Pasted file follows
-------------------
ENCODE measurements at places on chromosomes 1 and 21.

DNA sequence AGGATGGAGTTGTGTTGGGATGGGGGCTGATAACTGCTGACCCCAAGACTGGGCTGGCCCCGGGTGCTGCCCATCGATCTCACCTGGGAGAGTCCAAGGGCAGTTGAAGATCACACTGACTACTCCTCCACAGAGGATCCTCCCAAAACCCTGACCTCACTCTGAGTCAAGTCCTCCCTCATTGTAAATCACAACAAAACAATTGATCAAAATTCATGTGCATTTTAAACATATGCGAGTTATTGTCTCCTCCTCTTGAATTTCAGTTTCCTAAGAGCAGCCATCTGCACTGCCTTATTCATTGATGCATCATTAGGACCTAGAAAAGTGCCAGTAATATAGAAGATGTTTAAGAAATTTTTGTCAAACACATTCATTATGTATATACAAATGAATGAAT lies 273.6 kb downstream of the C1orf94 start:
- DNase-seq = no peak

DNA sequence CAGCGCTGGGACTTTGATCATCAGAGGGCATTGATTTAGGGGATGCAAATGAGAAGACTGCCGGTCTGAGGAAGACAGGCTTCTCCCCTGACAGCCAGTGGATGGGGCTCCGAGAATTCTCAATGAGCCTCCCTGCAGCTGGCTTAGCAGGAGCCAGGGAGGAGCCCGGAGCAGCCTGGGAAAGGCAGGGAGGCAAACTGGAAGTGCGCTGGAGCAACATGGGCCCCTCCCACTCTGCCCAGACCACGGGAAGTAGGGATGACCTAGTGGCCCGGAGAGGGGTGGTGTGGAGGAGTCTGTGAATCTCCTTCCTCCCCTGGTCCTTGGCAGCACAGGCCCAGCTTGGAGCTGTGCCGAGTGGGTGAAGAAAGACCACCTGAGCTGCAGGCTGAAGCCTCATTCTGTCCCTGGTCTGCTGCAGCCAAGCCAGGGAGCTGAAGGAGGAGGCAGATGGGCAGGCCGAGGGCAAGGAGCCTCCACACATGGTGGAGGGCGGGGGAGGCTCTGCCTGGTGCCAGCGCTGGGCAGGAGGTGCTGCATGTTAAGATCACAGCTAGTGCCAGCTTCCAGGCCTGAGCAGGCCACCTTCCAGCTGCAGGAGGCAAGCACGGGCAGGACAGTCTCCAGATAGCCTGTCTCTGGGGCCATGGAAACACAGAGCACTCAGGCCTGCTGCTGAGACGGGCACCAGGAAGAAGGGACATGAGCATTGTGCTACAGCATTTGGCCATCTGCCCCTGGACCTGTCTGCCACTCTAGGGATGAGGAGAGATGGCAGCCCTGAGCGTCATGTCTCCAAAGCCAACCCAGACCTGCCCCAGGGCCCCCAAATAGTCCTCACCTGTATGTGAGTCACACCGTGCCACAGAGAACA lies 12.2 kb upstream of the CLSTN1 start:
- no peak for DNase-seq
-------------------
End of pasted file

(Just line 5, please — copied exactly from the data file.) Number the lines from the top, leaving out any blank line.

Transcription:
- no peak for DNase-seq